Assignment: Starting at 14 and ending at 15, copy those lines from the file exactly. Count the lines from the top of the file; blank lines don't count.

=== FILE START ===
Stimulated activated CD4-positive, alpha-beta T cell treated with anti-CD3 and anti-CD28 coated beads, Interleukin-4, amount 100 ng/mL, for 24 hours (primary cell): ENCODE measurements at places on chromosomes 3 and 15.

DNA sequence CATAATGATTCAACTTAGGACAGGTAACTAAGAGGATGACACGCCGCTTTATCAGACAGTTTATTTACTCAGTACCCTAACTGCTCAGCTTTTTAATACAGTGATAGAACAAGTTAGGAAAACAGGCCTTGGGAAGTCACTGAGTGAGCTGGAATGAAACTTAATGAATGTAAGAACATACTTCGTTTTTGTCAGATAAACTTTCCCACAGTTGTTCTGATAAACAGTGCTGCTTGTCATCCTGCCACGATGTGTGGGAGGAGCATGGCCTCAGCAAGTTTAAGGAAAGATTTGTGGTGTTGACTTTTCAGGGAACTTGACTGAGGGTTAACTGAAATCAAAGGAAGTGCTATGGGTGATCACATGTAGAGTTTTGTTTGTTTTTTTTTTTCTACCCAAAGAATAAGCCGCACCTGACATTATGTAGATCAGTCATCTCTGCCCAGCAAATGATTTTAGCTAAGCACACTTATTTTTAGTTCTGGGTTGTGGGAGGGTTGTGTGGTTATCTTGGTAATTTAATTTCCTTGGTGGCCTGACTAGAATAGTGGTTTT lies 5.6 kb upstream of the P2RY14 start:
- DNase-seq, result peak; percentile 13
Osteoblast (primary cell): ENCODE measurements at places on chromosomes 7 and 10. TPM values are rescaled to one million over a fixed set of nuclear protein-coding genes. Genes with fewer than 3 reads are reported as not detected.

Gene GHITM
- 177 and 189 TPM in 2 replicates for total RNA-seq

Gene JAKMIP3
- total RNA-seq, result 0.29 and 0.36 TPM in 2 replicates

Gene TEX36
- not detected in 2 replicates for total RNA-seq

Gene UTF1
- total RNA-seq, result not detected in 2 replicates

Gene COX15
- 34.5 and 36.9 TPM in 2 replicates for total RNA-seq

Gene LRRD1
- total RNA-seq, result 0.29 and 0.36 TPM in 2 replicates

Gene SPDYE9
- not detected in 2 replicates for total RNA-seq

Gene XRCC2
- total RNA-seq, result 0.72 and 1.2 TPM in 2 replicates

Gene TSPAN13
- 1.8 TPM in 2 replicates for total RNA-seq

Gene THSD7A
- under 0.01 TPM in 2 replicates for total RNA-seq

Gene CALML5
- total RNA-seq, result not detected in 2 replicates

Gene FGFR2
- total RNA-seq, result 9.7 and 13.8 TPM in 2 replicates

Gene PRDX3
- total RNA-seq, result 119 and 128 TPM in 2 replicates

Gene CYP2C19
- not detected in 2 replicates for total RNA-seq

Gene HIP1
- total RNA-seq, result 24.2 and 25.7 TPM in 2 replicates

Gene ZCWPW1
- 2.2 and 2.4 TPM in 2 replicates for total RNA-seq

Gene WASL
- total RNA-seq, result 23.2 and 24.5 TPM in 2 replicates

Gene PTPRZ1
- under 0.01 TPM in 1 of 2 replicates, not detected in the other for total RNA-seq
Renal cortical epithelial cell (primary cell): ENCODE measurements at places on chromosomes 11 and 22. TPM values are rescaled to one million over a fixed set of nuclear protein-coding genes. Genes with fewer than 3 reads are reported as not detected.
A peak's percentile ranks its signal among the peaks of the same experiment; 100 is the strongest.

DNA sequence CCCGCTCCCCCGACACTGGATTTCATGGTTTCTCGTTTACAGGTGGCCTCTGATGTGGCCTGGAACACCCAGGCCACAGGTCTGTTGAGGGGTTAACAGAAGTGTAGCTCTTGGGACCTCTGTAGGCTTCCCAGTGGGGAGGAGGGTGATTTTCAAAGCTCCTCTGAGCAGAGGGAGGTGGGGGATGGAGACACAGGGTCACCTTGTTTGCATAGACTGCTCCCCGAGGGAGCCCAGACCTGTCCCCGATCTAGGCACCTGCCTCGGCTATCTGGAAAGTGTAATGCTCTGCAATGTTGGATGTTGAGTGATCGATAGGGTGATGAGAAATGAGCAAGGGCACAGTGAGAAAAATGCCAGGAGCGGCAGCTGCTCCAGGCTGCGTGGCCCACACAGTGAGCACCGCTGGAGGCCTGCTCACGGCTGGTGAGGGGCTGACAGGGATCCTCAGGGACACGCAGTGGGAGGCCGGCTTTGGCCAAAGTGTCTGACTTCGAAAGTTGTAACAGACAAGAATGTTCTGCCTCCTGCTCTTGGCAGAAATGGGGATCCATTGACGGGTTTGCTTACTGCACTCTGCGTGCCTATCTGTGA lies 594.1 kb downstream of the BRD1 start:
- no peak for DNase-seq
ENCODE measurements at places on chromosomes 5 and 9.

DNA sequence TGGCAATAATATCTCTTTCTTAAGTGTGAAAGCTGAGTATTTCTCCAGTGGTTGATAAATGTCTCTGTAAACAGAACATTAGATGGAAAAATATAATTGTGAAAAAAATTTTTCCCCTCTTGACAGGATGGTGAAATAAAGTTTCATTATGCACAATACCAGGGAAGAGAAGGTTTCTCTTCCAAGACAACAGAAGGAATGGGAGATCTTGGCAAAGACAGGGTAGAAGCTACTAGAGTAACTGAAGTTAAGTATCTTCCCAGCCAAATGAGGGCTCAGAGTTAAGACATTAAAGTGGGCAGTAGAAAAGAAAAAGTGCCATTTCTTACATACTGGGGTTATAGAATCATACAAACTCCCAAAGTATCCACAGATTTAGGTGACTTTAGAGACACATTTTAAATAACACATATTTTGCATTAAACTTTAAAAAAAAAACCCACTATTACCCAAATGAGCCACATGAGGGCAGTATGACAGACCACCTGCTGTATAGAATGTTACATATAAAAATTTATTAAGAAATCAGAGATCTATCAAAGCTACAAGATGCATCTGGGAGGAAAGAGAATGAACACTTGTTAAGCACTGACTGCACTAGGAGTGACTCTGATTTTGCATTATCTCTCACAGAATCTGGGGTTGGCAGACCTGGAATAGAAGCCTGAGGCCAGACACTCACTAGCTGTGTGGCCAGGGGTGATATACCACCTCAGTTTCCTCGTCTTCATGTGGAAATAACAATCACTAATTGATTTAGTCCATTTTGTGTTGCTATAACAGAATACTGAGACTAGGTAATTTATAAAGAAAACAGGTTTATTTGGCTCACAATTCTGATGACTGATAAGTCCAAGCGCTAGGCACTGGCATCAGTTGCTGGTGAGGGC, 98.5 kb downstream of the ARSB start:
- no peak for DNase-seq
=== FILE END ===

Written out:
- 34.5 and 36.9 TPM in 2 replicates for total RNA-seq

Gene LRRD1